Don't settle for mediocrity when fantastic might be just around the corner, Garin College Year 13 students have urged their peers.
Multi-talented final year students Giorgia Leonard and Hamish McIntosh were handpicked by principal John Boyce to make the guest address at Garin College prizegiving last week.
Giorgia, who plans to study nursing at NMIT, said she was a bit nervous to present the address but she was fine once she rehearsed.
She was excited to represent her classmates with a speech that she had creative licence with, she said.
Students at other bigger schools might not have the opportunity that Catholic schools offered, she said.
The principal chose the two students because they best represented excellence in their fields, she said.
"We were really fortunate enough to be a sample of the year group," she said.
While Hamish really wanted to be chosen, she was worried she was in trouble when she was asked to meet at the principal's office, she said.
Principal John Boyce said the American model would have the valedictorian, but in New Zealand this was not how things were done.
"We want to celebrate our students who are all-rounders, and Hamish and Giorgia best exemplified that."
There was no definitive criteria, he said. Hamish was good at everything art-related while Giorgia excelled in the sports and Christian fields, he said.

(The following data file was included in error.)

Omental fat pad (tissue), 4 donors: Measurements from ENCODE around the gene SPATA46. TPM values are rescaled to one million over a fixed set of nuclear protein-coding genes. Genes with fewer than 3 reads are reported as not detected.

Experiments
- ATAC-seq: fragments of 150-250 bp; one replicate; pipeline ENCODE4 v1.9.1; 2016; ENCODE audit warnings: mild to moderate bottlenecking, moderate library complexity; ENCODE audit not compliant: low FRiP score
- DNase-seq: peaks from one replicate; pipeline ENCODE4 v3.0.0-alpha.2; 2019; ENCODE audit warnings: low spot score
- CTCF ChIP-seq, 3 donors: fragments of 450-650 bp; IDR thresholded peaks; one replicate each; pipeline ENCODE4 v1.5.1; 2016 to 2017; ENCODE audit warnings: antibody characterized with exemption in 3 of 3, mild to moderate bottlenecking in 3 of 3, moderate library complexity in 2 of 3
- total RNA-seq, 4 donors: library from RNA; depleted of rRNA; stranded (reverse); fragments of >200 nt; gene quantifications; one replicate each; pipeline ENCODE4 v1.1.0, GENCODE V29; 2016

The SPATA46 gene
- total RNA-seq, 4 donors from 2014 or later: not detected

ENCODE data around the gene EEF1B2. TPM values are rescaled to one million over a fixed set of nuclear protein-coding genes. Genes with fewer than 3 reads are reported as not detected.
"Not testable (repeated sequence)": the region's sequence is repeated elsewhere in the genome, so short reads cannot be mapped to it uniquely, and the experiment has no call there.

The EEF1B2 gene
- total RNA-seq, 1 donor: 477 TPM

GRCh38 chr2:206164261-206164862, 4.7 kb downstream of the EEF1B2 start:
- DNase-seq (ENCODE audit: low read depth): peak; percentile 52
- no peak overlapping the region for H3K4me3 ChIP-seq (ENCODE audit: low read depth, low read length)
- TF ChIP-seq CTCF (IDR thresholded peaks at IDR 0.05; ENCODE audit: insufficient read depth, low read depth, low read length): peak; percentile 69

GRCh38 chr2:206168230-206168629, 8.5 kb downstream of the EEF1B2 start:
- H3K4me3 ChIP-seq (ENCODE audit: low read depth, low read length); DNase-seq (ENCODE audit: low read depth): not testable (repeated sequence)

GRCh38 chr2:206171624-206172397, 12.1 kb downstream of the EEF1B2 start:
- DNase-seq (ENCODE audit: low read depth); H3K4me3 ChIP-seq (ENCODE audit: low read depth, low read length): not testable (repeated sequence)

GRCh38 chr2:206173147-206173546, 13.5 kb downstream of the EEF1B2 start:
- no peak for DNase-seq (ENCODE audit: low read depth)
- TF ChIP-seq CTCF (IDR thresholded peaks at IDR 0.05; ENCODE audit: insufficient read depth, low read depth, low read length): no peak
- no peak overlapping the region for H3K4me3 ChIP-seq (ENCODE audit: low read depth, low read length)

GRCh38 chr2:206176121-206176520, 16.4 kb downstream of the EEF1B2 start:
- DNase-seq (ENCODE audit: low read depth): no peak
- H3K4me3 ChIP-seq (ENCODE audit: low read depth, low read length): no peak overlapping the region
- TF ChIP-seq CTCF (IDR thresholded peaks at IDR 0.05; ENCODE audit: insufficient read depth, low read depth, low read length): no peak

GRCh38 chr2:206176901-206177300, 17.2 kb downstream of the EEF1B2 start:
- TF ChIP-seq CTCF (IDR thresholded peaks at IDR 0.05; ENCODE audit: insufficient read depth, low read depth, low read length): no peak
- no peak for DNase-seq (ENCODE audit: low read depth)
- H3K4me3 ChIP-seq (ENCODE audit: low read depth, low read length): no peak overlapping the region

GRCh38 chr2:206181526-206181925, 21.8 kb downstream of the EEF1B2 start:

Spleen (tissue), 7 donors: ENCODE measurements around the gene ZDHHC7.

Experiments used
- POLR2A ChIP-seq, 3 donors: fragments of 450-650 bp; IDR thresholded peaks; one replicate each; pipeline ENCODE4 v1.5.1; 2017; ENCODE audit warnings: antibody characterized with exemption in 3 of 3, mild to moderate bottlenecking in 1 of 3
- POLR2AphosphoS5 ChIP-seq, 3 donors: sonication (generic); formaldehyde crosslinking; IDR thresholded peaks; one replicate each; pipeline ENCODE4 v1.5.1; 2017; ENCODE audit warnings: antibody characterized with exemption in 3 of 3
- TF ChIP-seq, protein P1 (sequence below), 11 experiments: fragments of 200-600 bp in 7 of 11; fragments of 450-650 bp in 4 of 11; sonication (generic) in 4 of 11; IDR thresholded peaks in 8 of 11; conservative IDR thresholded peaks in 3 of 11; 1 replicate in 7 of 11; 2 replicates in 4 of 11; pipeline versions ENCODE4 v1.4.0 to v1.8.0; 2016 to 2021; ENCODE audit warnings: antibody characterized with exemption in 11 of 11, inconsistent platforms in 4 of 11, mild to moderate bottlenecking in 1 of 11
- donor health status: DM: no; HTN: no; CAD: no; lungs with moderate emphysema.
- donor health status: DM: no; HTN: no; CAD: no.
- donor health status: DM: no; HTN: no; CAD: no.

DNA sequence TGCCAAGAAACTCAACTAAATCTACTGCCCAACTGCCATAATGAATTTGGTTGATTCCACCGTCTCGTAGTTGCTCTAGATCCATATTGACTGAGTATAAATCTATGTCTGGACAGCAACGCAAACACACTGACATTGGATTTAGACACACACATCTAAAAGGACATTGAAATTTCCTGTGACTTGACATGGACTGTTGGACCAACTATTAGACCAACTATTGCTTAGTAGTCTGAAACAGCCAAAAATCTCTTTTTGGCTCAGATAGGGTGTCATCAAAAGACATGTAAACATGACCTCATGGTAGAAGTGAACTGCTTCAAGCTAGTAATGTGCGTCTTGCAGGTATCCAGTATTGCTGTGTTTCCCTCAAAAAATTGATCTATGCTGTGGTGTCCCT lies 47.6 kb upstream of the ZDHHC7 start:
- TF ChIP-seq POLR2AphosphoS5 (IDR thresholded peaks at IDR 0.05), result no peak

Giorgia liked to play netball, adventure racing, touch rugby and running, while Hamish liked musical theatre, drama, dance, photography, visual art, and debating.
Hamish, , who will attend the NZ school of dance in Wellington next year, said the other students were more or less happy that the two had been chosen.
"Everyone has been pretty good about it."
Writing the speech together proved to be pretty funny, he said.
The two collaborated, via an online shared document, to create a speech that highlighted opportunities, excellence and having fun, he said.
Hamish quoted Albert Einstein with the words, "life is like riding a bicycle, to keep your balance you have to keep moving".
He said life was about aiming high and working hard. "What's the point in being mediocre when fantastic is just around the corner?" he said.
Even KFC's Colonel Sanders, armed with his chicken recipes, faced thousands of "nos" before he had that life-changing yes, he said.
"That one yes changed the empire of the fast food industry."
The pair formed part of a team of 10 head students that represented sports, arts, Christian, learning, house and Maori affairs.
The school implemented an ethos of shared leadership, Hamish said.
- © Fairfax NZ News
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